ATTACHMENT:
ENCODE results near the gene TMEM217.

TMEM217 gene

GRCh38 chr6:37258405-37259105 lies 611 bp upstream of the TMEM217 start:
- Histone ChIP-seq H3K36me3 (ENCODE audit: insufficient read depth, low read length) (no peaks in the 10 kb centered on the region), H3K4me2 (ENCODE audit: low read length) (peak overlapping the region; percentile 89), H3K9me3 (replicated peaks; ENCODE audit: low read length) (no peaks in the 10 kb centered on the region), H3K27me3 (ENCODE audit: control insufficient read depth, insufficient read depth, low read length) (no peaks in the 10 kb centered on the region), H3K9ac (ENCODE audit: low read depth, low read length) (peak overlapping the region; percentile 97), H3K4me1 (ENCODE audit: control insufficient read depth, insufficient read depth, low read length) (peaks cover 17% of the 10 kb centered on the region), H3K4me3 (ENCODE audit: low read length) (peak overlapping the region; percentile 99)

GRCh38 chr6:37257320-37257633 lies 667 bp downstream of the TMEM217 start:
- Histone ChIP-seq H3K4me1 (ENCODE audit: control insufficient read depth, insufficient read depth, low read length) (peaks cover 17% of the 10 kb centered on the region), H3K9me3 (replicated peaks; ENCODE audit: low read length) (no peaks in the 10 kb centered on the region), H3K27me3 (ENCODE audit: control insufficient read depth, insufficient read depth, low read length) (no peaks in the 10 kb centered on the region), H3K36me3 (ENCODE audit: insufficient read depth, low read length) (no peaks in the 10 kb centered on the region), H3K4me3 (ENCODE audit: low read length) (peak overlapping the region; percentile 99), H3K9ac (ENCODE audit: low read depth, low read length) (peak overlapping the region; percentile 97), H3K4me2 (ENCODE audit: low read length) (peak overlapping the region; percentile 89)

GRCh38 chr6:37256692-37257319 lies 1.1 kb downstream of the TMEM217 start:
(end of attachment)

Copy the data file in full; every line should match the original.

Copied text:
ENCODE results near the gene TMEM217.

TMEM217 gene

GRCh38 chr6:37258405-37259105 lies 611 bp upstream of the TMEM217 start:
- Histone ChIP-seq H3K36me3 (ENCODE audit: insufficient read depth, low read length) (no peaks in the 10 kb centered on the region), H3K4me2 (ENCODE audit: low read length) (peak overlapping the region; percentile 89), H3K9me3 (replicated peaks; ENCODE audit: low read length) (no peaks in the 10 kb centered on the region), H3K27me3 (ENCODE audit: control insufficient read depth, insufficient read depth, low read length) (no peaks in the 10 kb centered on the region), H3K9ac (ENCODE audit: low read depth, low read length) (peak overlapping the region; percentile 97), H3K4me1 (ENCODE audit: control insufficient read depth, insufficient read depth, low read length) (peaks cover 17% of the 10 kb centered on the region), H3K4me3 (ENCODE audit: low read length) (peak overlapping the region; percentile 99)

GRCh38 chr6:37257320-37257633 lies 667 bp downstream of the TMEM217 start:
- Histone ChIP-seq H3K4me1 (ENCODE audit: control insufficient read depth, insufficient read depth, low read length) (peaks cover 17% of the 10 kb centered on the region), H3K9me3 (replicated peaks; ENCODE audit: low read length) (no peaks in the 10 kb centered on the region), H3K27me3 (ENCODE audit: control insufficient read depth, insufficient read depth, low read length) (no peaks in the 10 kb centered on the region), H3K36me3 (ENCODE audit: insufficient read depth, low read length) (no peaks in the 10 kb centered on the region), H3K4me3 (ENCODE audit: low read length) (peak overlapping the region; percentile 99), H3K9ac (ENCODE audit: low read depth, low read length) (peak overlapping the region; percentile 97), H3K4me2 (ENCODE audit: low read length) (peak overlapping the region; percentile 89)

GRCh38 chr6:37256692-37257319 lies 1.1 kb downstream of the TMEM217 start: